Yet even Žižek did not apply this to Catholic Ireland, a place which, while dark and joyless, seemed never less than sincere as far as its struggling rural working class went. What we learn from reading The Great Hunger is that, to some of them at least, they were conscious of living a lie, one which they had bought into early in life, and could no longer escape except in the solitude of their own minds. This precise form of rural Irish bad faith we can only find depicted in Kavanagh, who was far closer to this life than any other major Irish literary figure.

Armed Eyesight: Metaphor in Carlyle and in 21st-century Economics

One might be tempted to think that the Carlylean figure of the sage or man of letters is no more. That there was a way of knowing the world articulated by 19th-century sages that can no longer be accessed, for good or ill. Yet echoes of the sage mode of discourse can be found among modern intellectuals and academics. Most ironically, economics may be the 21st-century equivalent of sage writing. Ironic because Carlyle famously described economics (then known as political economy) as the “dismal science”, and indeed railed against it at every opportunity.

It was a dismal science to Carlyle because of its reduction of people to productive units. Carlyle noted that the final consequence of this was that people were not valuable in themselves, but only in how they contributed to the overall economic situation. Thus a person who was not economically viable had no personal value, and was better off dead, being a drain on resources rather than a producer. This capitalistic phenomenon of a person being unable to find work was on that struck Carlyle forcefully:

A full-formed Horse will, in any market, bring from twenty to as high as two hundred Friedrichs d’or: such is his worth to the world. A full-formed Man is not only worth nothing to the world, but the world could afford him a round sum would he simply engage to go and hang himself. (Sartor Resartus, III, IV)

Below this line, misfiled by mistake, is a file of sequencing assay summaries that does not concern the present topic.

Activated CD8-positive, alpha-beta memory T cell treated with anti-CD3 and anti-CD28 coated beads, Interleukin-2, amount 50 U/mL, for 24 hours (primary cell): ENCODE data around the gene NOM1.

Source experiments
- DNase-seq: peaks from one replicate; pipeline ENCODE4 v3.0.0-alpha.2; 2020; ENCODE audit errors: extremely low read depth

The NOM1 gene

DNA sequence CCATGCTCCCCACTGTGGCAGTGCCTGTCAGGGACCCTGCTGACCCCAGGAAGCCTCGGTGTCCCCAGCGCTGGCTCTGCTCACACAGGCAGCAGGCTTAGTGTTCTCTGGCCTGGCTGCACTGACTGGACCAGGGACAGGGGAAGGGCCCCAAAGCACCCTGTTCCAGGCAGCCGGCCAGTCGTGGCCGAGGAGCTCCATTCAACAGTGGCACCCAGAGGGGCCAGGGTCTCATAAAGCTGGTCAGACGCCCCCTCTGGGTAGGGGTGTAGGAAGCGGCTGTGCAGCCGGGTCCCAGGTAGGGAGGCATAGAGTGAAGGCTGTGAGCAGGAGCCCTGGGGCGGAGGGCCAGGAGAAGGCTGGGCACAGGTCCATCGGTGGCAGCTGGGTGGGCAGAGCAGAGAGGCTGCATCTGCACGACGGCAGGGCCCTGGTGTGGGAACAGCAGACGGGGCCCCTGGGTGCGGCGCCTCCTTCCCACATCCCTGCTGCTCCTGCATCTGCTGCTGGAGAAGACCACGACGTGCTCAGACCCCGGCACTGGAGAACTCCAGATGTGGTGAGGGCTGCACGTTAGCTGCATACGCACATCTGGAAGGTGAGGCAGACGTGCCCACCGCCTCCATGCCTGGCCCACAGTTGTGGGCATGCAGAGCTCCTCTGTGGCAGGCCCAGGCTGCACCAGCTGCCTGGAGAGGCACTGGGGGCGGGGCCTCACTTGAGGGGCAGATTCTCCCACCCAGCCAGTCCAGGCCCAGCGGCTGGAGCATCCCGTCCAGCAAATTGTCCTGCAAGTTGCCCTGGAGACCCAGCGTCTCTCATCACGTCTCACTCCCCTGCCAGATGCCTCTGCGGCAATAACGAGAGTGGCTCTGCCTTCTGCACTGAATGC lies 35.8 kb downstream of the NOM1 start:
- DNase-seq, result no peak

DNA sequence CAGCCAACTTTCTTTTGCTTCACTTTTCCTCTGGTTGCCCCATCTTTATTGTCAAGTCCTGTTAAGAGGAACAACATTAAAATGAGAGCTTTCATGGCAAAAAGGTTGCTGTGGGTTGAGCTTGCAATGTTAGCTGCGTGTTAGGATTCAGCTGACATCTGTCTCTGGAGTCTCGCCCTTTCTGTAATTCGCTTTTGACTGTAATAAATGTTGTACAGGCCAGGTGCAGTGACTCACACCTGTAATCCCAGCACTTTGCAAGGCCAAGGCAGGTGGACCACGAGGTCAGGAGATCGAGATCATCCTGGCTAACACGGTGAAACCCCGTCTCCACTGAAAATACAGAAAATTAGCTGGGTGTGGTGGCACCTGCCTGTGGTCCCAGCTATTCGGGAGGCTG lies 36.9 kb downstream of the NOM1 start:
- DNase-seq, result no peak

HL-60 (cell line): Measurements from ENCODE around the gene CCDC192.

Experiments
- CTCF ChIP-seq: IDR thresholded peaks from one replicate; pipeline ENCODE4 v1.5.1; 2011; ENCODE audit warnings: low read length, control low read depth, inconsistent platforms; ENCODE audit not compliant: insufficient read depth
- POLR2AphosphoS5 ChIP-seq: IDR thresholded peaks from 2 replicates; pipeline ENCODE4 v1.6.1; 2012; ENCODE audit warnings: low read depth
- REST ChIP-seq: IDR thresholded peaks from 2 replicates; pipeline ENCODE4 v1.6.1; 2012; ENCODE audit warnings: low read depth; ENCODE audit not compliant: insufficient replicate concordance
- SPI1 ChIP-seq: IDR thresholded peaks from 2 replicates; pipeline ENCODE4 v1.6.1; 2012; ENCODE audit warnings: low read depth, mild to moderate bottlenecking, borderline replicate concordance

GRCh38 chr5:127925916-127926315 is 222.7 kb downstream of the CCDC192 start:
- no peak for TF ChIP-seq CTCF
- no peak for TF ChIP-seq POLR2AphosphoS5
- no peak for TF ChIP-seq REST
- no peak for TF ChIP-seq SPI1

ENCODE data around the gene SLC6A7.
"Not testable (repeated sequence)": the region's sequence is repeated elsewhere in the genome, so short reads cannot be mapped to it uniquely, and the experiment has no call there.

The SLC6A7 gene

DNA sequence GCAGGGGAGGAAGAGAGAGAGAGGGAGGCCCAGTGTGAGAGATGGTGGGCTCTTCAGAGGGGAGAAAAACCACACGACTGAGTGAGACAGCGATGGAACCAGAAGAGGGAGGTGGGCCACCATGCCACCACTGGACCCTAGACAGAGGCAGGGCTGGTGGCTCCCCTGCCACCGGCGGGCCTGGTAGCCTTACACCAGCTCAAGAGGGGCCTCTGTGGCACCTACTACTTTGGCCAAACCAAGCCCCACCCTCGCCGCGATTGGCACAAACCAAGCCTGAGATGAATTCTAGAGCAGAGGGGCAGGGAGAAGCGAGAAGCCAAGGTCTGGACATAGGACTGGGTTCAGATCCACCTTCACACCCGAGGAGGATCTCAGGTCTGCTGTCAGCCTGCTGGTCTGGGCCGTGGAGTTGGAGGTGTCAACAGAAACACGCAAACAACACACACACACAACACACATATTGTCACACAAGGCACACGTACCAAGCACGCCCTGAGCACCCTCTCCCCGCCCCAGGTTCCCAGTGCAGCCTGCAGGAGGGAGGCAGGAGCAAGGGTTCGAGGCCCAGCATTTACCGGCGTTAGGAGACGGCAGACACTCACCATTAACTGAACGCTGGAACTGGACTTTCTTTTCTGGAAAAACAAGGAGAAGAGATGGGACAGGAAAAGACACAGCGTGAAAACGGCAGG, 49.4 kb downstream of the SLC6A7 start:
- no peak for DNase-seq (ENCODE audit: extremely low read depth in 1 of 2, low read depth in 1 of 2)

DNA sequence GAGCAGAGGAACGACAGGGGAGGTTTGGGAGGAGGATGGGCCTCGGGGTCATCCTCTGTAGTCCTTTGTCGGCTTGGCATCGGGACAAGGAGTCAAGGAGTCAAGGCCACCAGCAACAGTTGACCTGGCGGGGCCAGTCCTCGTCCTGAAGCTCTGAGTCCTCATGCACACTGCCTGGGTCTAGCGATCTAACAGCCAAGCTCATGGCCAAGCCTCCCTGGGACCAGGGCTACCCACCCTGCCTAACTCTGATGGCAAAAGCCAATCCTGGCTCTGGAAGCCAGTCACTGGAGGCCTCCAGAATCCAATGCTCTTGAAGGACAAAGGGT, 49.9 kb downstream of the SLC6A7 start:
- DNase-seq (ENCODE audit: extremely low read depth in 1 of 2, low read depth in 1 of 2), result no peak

Carlyle rejected what he saw as the implicit premise of political economy that human worth was defined by economic factors, and so the calculations political economists made were anathema to him. He valued such systematic thought little, and instead envisioned the true intellectual as one who took a the widest, most inclusive view possible. The intellectual, for Carlyle, was the one who saw everything, and saw through everything. There was no end to the cultural artefacts that could be read by the true sage. In Sartor Resartus, for example, it is clothes which prove to be transcendentally revealing when seen through the eyes of a sage, and which indeed ranks for Carlyle above any more established field of study:

[T]his Science of Clothes is a high one, and may with infinitely deeper study on thy part yield richer fruit: that it takes scientific rank beside Codification, and Political Economy, and the Theory of the British Constitution; nay rather, from its prophetic height looks down on all these, as on so many weaving-shops and spinning-mills, where the Vestures which it has to fashion, and consecrate, and distribute, are, too often by haggard hungry operatives who see no farther than their nose, mechanically woven and spun?

Carlyle’s point was that this superlatively revealing element of our everyday environment was not considered a science, and so he was demonstrating that far beyond scientific disciplines could knowledge of humanity and society be gained. By treating the study of clothes as a science, Carlyle was parodying scientific discourse, but was also making a very serious point about the necessity to learn from and be attentive to everything in our social and natural environment. To insist on a rigidly disciplinary approach was thus, for Carlyle, to very precisely miss the point. And this disciplinary point-missing Carlyle saw exemplified in the dismal science of Political Economy:

It was a matter of vision, of being able to really see things, and see through things:

The beginning of all Wisdom is to look fixedly on Clothes, or even with armed eyesight, till they become transparent. (SR, Bk. 2, Ch. II)

The irony, then, is that contemporary economics sometimes posits itself as exactly the kind of science of everyday life that Carlyle was looking for. In Tim Harford’s The Undercover Economist, the economist is the person who can look on the everyday and find hidden patterns and meaning therein. On the cover, the following quote from David Bodanis appears:

Reading this book is like spending an ordinary day wearing X-ray goggles.

It would be interesting to know how Carlyle would have felt about the X-ray metaphor. The technology of the X-ray had yet to come into being in the mid-19th century, however, so the metaphor was unavailable to him. Yet his metaphor of armed eyesight is very close. So Carlyle conceptualised the activity of philosophising in a very similar way to Bodanis’ conception of economics.

And in the opening lines of The Undercover Economist proper, Harford again emphasises visual metaphors: